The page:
Journaling is not for everyone, if you find that writing is more stressful than beneficial, you might want to pursue other means of expression. What experiences have you had with journaling?

~ Debbie, Buddy Kemp Cancer Support Center

Friday, April 8, 2011

Relaxation - Just Try It!

“Sometimes the most important thing in a whole day is the rest we take between two deep breaths.” ~Etty Hillesum


Who has time to relax after receiving a cancer diagnosis, and worrying about treatment and how it will affect your family, finances and future?! Well, now is the perfect time to relax! Studies confirm that there are both physical and psychological benefits from relaxation. Some of these benefits include reduction in anxiety and depression and improvement with memory. Other benefits include reducing nausea and improving digestion. There are several methods used to achieve relaxation:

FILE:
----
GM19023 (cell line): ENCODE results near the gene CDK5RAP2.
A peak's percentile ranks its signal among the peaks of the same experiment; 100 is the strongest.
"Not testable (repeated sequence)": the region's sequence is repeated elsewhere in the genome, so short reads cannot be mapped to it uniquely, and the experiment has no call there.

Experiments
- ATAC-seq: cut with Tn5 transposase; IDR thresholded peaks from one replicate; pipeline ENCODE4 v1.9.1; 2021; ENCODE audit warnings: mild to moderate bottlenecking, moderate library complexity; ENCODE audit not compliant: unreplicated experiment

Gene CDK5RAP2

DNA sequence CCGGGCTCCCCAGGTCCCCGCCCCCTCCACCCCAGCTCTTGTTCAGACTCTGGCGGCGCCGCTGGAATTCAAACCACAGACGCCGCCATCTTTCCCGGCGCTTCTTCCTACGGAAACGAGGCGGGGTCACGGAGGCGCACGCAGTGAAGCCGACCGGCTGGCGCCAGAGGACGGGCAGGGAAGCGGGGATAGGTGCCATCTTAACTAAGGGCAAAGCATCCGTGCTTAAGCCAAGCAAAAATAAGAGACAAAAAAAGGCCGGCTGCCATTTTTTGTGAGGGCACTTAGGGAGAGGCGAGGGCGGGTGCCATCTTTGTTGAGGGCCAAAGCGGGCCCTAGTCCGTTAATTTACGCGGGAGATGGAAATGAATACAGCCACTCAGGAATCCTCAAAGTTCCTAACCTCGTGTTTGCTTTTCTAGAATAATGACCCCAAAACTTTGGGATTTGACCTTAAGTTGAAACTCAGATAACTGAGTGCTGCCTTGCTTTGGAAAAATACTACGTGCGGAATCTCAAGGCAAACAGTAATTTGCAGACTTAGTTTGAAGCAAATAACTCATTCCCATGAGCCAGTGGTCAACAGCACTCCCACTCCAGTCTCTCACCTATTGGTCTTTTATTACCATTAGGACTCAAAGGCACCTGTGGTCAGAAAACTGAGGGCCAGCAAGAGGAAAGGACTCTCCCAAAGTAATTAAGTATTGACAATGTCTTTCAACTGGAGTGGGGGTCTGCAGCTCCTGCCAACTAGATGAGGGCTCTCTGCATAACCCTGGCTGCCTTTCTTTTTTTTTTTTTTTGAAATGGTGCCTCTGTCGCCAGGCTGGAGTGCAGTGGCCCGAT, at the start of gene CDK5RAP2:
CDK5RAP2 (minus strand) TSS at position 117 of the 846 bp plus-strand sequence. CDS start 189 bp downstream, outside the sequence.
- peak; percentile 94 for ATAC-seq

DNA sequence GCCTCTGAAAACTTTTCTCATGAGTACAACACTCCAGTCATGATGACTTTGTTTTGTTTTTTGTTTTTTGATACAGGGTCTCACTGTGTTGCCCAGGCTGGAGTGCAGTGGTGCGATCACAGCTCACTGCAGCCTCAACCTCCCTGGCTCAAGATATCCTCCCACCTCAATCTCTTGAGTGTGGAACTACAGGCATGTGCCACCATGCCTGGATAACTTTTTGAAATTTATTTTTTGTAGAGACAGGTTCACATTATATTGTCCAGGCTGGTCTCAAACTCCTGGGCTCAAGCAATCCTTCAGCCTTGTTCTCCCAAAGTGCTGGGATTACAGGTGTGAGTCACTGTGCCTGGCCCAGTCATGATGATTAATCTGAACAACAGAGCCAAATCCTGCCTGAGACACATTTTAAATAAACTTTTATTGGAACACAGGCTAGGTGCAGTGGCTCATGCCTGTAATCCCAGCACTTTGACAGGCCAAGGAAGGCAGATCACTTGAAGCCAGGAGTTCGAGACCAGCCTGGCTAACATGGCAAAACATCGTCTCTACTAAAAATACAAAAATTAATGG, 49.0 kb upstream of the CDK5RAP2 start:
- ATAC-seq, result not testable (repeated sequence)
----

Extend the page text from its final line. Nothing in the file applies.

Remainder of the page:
• Deep breath exercises, where you inhale from the diaphragm, hold your breath and slowly exhale.

  • Progressive muscle relaxation, where you tense and relax various muscles from head to toe.

  • Imagery, where you visualize a peaceful place or color to relax you.

  • Meditation, where you relax your mind. You pick a mantra, or word that brings positive thoughts, and repeat the word over and over again.

At Buddy Kemp, we invite you to join our program, “Techniques for Relaxation, Meditation & Healing,” where you can learn relaxation and meditation techniques to help facilitate healing and symptom management. The program is every Monday from 7 – 9 p.m.


What other techniques help you relax?


~ Debbie, Buddy Kemp Cancer Support Center